Treasuries showed a notable move to the upside during trading on Friday, more than offsetting the modest decrease seen in the previous session.
Bond prices reached new highs going into the close of trading, ending the day firmly positive. As a result, the yield on the benchmark ten-year note, which moves opposite of its price, slid 5.7 basis points to 0.648 percent.
Treasuries moved higher late in the session as traders reacted to President Donald Trump’s highly anticipated press conference about China.
Trump harshly criticized China’s handling of the coronavirus, claiming Beijing instigated the “global pandemic” by allowing the disease to spread.
Following China’s recent move to approve a controversial security law for Hong Kong, Trump also said he is directing his administration to remove special exemptions for the city.
Trump argued Hong Kong is “no longer sufficiently autonomous” to warrant preferential treatment by the U.S., claiming China has abandoned the idea of “one country, two systems.”
The president also announced that he is suspending the entry of certain foreign nationals from China into the U.S. as well as instructing a presidential working group on financial markets to study Chinese companies listed on U.S. exchanges.
Trump also revealed that he is terminating the U.S.’ relationship with the World Health Organization, claiming China has total control of the agency.
In U.S. economic news, the Commerce Department released a report unexpectedly showing a substantial increase in U.S. personal income in the month of April, reflecting the distribution of stimulus checks by the federal government.
The Commerce Department said personal income spiked by 10.5 percent in April after tumbling by a revised 2.2 percent in March.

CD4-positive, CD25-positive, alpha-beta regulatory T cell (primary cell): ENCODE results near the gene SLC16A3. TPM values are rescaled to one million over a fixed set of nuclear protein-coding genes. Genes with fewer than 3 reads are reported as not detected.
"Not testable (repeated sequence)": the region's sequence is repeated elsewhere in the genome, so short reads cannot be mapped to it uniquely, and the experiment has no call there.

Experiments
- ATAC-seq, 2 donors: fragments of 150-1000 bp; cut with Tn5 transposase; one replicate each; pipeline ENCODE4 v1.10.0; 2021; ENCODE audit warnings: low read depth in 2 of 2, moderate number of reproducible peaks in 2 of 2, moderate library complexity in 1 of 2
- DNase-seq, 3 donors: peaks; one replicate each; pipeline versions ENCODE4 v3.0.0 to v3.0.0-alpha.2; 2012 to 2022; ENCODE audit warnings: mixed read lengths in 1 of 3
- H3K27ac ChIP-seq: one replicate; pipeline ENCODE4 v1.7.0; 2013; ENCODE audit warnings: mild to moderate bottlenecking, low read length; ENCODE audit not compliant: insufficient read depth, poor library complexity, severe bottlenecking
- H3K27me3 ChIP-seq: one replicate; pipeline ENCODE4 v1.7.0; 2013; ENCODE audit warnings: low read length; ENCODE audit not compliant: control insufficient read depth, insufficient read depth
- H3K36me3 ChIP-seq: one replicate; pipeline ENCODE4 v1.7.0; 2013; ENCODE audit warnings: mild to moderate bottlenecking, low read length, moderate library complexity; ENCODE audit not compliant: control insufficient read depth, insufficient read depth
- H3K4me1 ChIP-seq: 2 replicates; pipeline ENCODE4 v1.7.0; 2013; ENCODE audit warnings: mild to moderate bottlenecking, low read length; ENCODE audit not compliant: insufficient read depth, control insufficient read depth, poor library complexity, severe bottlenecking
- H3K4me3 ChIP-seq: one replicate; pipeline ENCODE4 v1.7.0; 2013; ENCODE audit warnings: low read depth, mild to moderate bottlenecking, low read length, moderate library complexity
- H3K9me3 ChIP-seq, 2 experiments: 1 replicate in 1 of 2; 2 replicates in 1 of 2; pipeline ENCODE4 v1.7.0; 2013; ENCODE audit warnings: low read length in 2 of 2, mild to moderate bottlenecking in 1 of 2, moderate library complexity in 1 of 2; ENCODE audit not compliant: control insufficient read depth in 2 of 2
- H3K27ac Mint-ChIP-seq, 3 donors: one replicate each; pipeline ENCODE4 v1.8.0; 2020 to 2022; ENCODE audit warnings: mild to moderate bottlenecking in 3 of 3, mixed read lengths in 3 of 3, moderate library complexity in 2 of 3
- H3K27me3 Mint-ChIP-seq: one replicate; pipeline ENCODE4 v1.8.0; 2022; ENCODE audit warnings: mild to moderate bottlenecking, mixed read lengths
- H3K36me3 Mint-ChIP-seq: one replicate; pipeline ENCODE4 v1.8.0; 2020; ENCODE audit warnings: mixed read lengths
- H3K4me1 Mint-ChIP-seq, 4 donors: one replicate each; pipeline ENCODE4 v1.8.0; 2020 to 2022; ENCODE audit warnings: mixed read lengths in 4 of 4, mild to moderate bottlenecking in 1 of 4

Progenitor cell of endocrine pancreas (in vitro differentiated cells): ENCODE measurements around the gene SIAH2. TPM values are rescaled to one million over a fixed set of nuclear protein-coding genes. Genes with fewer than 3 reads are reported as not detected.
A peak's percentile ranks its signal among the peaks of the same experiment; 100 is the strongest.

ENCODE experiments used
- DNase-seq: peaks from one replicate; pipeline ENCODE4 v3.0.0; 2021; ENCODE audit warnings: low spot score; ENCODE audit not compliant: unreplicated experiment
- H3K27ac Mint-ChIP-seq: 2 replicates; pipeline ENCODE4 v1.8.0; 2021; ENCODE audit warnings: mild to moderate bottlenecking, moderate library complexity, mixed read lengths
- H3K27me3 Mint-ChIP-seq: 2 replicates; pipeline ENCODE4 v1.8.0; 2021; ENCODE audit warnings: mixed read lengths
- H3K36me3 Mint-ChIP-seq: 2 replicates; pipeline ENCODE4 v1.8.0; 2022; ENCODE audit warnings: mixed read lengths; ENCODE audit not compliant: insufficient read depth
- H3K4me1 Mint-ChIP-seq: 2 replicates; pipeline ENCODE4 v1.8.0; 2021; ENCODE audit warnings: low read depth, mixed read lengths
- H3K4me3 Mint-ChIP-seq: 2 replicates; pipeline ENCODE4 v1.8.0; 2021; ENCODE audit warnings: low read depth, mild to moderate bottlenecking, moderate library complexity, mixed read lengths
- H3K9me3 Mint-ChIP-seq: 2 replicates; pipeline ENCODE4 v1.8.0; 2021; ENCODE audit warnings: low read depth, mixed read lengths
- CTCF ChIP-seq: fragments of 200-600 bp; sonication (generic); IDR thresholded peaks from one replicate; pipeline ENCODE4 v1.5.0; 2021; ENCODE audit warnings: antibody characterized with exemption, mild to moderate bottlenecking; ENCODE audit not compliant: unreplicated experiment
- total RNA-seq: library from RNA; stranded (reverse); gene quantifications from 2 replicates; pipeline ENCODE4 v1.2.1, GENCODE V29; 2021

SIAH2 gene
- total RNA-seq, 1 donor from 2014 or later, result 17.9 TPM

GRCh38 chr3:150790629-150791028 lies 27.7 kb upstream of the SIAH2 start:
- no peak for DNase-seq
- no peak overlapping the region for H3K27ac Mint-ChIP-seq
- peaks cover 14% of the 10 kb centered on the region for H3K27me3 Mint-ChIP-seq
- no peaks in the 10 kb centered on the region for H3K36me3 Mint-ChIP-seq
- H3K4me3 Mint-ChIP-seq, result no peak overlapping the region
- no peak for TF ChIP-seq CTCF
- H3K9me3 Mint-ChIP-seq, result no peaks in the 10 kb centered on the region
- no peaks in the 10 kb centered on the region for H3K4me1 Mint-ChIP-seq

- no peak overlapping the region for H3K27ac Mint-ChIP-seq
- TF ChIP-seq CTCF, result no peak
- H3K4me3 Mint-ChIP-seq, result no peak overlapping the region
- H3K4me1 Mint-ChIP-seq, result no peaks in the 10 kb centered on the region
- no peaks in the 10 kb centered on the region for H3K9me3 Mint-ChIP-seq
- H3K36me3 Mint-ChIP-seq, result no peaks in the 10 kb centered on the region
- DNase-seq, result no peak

The jump in personal income came as a surprise to economists, who had expected income to plunge by 6.5 percent compared to the 2.0 percent slump originally reported for the previous month.
Meanwhile, the report showed a steep drop in personal spending due to the impact of the coronavirus-induced lockdown.
The Commerce Department said personal spending plummeted by 13.6 percent in April after a revised 6.9 percent slump in March.
Economists had expected spending to tumble by 12.6 percent compared to the 7.5 percent nosedive originally reported for the previous month.
Meanwhile, revised data released by the University of Michigan showed consumer sentiment in the U.S. improved by slightly less initially estimated in the month of May.
The report showed the consumer sentiment index for May was downwardly revised to 72.3 from the preliminary reading of 73.7. Economists had expected the index to be upwardly revised to 74.0.
Despite the unexpected downward revision, the consumer sentiment index is still slightly above the April reading of 71.8.
The monthly jobs report is likely to attract attention next week, with economists expecting the loss of about 10 million jobs in the month of May.
Traders are also likely to keep an eye on reports on manufacturing and service sector activity, the trade deficit, and weekly jobless claims.